Lyoness Open: All about the in-play in Austria

Gaganjeet Bhullar - The Punter's sole selection in Austria
Gaganjeet Bhullar - The Punter's sole selection in Austria

Our man takes a detailed look at this week's European Tour action in Austria where home favourite, Bernd Wiesberger, is a warm favourite to win the title for a second time. Read our man's detailed preview here...

“Three men traded at odds-on in round four last year and the same thing happened in 2015 and in 2014 so this looks like a great place to lay the contenders on Sunday.”

Tournament History

Bernhard Langer won the first edition of the Lyoness Open (formally the Austrian Open) in 1990 but after just seven editions the tournament was relegated to the Challenge Tour. The event was flagging and it wasn't even played in 2000 but then along came Austrian golfing legend, Markus Brier, whose popularity revitalised the tournament.

Brier won the event twice, in 2002 and 2004, and it was elevated back up to the European Tour in 2006 when Brier managed to win it for a third and final time. Brier has been invited to play this week and he'll be making his first European Tour appearance since August 2013. The Lyoness Open has been staged at the Diamond Country Club since 2010.


Diamond Golf Course, Atzenbrugg, Austria

Course Details

Par 72 - 7,458 yards
Stroke Index in 2016 - 72.90
The Jeremy Pern-designed Diamond Course opened in 2002.

The fairways are fairly flat and quite exposed and the small greens ran at around 11 on the stimpmeter in 2016. Water is in-play on nine of the 18 holes.

This will be the eighth year in-a-row that the Diamond Course has hosted the event. Prior to the 2014 renewal the course was lengthened and the two nines were switched - creating a course made up of three distinct thirds.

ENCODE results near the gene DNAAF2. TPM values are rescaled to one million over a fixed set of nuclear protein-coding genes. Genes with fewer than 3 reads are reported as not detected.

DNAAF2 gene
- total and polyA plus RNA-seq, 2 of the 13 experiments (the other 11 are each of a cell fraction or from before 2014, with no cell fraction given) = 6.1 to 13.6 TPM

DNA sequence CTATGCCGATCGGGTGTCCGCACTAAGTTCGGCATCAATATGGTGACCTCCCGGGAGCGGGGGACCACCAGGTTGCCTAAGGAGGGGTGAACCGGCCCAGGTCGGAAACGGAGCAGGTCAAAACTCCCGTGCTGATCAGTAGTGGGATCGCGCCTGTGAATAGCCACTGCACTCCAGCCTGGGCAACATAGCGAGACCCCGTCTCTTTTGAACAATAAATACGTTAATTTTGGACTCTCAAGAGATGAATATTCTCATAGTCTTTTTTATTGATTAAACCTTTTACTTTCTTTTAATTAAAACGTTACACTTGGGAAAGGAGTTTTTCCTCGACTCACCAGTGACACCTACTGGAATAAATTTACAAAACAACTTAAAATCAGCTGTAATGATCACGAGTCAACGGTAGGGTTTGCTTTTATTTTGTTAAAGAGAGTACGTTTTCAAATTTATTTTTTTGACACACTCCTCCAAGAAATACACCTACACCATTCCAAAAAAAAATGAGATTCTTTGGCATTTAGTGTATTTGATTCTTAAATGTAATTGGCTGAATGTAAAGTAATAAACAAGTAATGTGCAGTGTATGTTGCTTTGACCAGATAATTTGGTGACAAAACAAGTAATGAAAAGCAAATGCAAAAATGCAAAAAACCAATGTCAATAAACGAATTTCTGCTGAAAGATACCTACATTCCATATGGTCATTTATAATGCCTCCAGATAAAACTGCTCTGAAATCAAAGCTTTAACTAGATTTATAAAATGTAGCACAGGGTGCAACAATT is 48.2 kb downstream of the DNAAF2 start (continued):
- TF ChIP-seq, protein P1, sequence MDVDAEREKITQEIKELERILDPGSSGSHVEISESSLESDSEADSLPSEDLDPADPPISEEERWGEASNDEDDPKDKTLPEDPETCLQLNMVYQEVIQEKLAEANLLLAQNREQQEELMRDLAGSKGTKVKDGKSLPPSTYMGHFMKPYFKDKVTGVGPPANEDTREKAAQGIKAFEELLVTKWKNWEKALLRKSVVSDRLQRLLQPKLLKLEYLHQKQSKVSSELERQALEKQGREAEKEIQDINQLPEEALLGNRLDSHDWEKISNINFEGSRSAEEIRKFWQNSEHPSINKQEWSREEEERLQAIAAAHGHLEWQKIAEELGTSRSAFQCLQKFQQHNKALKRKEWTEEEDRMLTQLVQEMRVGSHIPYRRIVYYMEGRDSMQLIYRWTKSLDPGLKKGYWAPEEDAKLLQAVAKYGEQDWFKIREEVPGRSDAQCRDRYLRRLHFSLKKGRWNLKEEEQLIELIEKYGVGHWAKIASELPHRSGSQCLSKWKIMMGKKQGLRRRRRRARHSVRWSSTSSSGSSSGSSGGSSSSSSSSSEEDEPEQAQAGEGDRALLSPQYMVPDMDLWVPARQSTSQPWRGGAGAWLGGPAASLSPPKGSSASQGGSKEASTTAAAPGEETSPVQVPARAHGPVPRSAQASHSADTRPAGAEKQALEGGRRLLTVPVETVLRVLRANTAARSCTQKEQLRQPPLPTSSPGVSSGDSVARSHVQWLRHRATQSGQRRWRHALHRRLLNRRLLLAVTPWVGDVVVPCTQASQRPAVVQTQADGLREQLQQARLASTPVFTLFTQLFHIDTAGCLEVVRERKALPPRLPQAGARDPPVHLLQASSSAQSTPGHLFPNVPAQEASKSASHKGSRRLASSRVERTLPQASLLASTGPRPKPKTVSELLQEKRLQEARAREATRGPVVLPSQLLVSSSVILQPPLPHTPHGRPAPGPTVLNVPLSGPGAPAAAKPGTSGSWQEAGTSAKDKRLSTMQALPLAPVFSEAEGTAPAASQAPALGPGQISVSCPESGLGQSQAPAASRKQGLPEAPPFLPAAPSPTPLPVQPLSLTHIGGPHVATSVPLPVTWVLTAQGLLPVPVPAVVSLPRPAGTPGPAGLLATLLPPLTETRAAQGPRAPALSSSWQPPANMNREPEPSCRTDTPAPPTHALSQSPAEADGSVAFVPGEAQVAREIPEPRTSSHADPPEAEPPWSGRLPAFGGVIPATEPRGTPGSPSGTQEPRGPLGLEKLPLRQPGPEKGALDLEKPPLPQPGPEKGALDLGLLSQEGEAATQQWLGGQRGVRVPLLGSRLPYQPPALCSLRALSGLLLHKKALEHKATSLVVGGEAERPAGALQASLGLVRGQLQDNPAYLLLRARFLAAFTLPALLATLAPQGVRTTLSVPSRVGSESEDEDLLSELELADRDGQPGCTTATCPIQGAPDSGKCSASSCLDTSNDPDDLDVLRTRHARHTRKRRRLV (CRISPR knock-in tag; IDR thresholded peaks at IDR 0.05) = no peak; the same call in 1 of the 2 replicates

The course opens with a short par five, which last year ranked as the easiest hole on the course - averaging just 4.6. That's followed by a 200 yard-plus par three to an island green. Then the par five fourth - the second easiest hole on the course last year - is sandwiched between two straightforward par 4s before the first third is finished with another par three played to an island green.

Holes seven to 12 are all challenging par fours that all averaged over-par last year. Holes seven and eight ranked one and two in 2016 - averaging 4.3 and 4.26 - but once the players are through that middle section it gets a little easier.

Back-to-back par fives, at 15 and 16, offer up a chance to score and the par three finishing hole is fairly straightforward and the only really tricky hole on the way in is the par four 17th, which last year averaged 4.26.

Weather Forecast

TV Coverage

Live on Sky Sports all four days, starting at 10.00 on Thursday

Last Five Winners

2016 - Ashun Wu -13
2015 - Chris Wood -15
2014 - Mikael Lundberg -12 (playoff)
2013 - Joost Luiten -17
2012 - Bernd Wiesberger -19

What Will it Take to Win The Lyoness Open?

Bernd Wiesberger hit the ball further than anyone else off the tee when he won here in 2012 but hitting it miles off the tee is certainly not crucial. Last year's winner, Ashun Wu, ranked a respectable 19th for Driving Distance but the two winners before him ranked only 61st and 51st for DD. The average DD ranking of the seven course winners to date is 29.7 whereas the average Driving Accuracy ranking is 15th and no winner has ranked any worse than 24th for DA, so accuracy appears of more importance than power off the tee.

The 2014 winner, Mikael Lundberg, ranked 20th for Greens In Regulation and Wiesberger ranked 11th in 2012 but the other five winners have ranked, in chronological order, eighth, fourth, first, sixth and sixth again so that's a key stat. Richard McEvoy, who finished third 12 months ago, hit more greens than anyone else.